Stellar Salon Recap: Insights on Accessibility and Embracing Hybrid Theatre from Producer Miranda Gohh

Check out the entire discussion and some of our favorite highlights from the conversation.

When it comes to being a proponent of accessibility and representation in the theatre industry, producer Miranda Gohh is a true leader in the space.

In 2022, she produced Circle Jerk (a finalist for the Pulitzer Prize for Drama) Off-Broadway and online. Additionally, she's the Founder of Theatre Producers of Color (TPOC) and the Associate Producer at Davenport Theatrical Enterprises, working on the Broadway production of A Beautiful Noise: The Neil Diamond Musical, as well as the regional productions of Harmony, The Griswold's Broadway Vacation, and Joy.

Recently, we were fortunate to have Miranda join Stellar CEO Jim McCarthy and several key audience members to discuss the new creative possibilities that come with embracing hybrid theatre performances, and the incredible impact of increasing theatre’s accessibility.

Check out the entire discussion below and some of our favorite highlights from the conversation.

#1: One of the key recipes for Circle Jerk’s success was finding creative ways to address both in-person and online audiences

As Miranda shared during the salon, Circle Jerk broke the mold for hybrid live entertainment by truly delivering unique experiences for both in-person and online audiences.

“There really almost were two separate productions,” Miranda explained. "We likened [the show] to an SNL recording where we would see all the action unfold as audience members and the different videos and cameras moving… There was a screen at the theatre that was part of the in-person experience. The third act is almost all through iPhone screens a la Tik Tok… For the intermission screen, we had a live actor who sat for 15 minutes at the stool while the countdown clock went down…”

The effort to speak to both audiences paid off.

“We had a few repeat attendees who saw it seven times in the three weeks that we were up and we had people from the UK to Australia to California,” Miranda shared. “So in terms of the accessibility of being able to reach those people who weren’t in New York but still wanted to see the show, that was awesome.”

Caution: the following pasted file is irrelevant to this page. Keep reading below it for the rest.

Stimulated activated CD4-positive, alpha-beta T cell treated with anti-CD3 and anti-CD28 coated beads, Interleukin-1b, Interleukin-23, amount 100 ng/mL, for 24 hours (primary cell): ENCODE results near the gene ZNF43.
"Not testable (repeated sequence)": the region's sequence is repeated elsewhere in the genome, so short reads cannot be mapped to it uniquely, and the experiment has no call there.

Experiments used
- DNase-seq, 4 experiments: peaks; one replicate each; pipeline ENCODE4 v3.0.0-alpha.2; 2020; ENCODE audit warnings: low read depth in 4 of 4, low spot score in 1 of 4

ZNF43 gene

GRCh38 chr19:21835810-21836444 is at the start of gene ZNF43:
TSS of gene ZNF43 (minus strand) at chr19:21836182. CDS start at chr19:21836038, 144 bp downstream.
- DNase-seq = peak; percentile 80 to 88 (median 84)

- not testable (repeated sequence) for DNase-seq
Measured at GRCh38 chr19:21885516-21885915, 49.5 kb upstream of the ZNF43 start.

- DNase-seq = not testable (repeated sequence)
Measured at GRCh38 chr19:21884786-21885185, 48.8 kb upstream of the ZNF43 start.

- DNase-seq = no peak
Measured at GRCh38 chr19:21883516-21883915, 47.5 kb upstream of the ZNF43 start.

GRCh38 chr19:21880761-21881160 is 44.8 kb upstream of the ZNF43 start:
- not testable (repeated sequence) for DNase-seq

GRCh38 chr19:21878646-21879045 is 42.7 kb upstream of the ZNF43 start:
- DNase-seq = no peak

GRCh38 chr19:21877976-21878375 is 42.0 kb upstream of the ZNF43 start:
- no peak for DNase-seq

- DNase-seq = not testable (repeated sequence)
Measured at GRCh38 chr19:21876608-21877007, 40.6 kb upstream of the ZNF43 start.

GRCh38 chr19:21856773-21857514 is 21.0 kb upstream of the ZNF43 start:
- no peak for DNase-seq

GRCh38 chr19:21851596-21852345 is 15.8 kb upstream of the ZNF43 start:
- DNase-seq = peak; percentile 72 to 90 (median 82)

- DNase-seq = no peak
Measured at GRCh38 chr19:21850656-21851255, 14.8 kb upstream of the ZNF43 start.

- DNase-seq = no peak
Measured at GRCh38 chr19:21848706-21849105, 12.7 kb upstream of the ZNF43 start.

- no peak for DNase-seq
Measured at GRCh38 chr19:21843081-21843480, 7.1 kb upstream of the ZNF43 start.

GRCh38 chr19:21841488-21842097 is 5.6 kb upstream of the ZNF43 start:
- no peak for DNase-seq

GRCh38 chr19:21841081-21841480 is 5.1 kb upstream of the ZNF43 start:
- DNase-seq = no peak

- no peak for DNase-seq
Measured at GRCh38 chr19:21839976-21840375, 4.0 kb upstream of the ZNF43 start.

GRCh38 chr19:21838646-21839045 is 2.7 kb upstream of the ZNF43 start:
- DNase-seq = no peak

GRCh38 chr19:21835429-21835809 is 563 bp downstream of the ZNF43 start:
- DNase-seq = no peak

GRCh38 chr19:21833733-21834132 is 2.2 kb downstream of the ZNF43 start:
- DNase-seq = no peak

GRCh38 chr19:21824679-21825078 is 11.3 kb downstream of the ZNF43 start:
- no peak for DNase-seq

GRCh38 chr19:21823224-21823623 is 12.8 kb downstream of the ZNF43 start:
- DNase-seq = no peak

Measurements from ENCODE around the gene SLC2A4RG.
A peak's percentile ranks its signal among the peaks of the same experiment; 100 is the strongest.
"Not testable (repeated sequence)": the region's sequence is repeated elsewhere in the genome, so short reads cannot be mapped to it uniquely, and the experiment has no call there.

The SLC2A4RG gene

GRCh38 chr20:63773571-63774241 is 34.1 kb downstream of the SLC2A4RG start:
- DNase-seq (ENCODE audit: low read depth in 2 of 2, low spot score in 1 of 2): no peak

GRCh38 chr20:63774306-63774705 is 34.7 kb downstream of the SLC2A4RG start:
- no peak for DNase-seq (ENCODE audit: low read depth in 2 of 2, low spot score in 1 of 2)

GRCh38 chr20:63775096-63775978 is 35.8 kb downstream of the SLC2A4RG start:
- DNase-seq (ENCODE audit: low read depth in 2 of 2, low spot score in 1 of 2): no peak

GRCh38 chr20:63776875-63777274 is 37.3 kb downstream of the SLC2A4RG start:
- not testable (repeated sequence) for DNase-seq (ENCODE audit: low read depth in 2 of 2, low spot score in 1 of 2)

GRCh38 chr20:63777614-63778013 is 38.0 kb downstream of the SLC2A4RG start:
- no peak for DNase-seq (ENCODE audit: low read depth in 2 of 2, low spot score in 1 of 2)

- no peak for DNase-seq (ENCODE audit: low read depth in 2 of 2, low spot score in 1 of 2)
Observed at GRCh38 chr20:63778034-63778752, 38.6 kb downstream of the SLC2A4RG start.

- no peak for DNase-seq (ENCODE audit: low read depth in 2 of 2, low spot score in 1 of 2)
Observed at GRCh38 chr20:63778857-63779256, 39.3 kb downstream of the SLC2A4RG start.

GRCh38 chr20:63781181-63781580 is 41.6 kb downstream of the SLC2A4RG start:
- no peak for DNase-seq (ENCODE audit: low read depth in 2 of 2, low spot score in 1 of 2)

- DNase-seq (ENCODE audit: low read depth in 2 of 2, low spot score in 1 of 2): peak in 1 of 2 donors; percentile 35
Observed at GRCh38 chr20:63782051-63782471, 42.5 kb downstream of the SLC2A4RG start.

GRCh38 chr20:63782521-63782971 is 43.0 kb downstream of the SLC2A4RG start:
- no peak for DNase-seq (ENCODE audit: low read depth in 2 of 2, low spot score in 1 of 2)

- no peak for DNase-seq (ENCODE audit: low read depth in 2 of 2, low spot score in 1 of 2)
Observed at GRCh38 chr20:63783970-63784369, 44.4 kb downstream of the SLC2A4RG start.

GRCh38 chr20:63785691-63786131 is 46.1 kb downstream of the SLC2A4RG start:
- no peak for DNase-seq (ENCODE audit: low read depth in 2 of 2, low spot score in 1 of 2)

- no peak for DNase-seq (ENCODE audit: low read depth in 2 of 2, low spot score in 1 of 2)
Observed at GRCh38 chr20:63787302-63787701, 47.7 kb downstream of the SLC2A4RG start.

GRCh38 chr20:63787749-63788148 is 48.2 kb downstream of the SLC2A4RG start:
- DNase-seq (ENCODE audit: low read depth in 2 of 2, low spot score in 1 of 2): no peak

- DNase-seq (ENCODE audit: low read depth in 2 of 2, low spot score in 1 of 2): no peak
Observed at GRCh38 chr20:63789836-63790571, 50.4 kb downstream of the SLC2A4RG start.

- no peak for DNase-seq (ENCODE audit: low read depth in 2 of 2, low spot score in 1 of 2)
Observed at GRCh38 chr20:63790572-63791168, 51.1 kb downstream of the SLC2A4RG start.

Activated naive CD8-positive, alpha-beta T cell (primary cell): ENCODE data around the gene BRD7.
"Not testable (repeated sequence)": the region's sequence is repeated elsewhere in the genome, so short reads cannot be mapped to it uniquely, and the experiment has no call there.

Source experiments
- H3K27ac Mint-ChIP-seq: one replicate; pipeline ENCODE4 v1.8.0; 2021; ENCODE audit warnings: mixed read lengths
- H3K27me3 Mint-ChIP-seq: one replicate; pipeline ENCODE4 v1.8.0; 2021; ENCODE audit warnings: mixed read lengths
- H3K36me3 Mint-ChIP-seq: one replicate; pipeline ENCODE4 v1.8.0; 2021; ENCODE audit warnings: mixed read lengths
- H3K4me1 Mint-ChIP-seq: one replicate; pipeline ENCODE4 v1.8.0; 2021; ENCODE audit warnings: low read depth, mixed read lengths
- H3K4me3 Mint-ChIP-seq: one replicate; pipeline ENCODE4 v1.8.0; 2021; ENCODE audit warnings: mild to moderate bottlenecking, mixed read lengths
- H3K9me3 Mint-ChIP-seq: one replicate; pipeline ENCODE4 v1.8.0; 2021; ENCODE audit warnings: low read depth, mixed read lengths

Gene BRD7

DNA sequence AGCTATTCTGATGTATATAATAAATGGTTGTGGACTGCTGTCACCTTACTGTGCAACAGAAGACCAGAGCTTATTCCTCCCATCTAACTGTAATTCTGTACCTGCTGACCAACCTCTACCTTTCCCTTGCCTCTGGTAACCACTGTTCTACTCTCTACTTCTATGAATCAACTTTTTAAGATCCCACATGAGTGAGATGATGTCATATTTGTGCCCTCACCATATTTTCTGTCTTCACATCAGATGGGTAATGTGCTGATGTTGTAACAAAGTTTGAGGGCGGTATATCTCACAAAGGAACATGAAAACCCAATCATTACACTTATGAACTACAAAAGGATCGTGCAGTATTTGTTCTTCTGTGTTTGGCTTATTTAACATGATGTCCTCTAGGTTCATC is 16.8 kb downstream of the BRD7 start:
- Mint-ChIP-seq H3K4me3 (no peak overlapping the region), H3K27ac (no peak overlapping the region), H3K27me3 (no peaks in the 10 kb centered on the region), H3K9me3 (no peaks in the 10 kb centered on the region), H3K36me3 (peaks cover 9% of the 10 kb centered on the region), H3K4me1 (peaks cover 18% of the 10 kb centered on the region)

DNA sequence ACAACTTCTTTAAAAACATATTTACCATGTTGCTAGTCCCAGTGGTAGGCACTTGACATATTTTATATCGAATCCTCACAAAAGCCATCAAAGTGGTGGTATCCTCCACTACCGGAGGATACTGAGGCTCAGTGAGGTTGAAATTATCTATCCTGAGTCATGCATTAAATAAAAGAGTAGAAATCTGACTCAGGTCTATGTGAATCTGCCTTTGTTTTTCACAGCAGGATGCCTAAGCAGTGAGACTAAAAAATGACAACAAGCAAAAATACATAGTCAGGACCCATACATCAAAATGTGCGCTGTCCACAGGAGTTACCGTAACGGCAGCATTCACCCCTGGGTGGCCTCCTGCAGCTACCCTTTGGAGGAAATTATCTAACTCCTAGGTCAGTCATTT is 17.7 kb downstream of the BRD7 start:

#2 - It’s time to get over the idea of audiences “just coming back”

During the course of the conversation, Talia Light Rake, event producer/director and creator of the virtual theatre festival Playdate Theatre, brought a question about the industry’s future to the table: “Since the world has opened back up in a way, have the thoughts of producers toward streaming as a revenue stream now changed?” 

Reflecting on the industry’s current state of financial struggle, Jim shared his perspective: 

“I think the mental challenge for people in theatre right now is getting over the idea of audiences “coming back”. I think there was a feeling – and I certainly had this feeling – that the bell rings and audiences come back after the pandemic. [But] the pandemic just went on too long with the Delta and Omicron wave having the impact they had on the live world that instead of this idea of coming back, I think this is the audience. The current level is the audience and the challenge for producers and everybody in the industry is to build tomorrow’s audience on top of the base that we have today.”

Miranda echoed Jim’s take: “In terms of audiences returning, we just have to acknowledge that we live in a different world than we did pre-pandemic…We have to start thinking outside the box in terms of reaching people where they are.”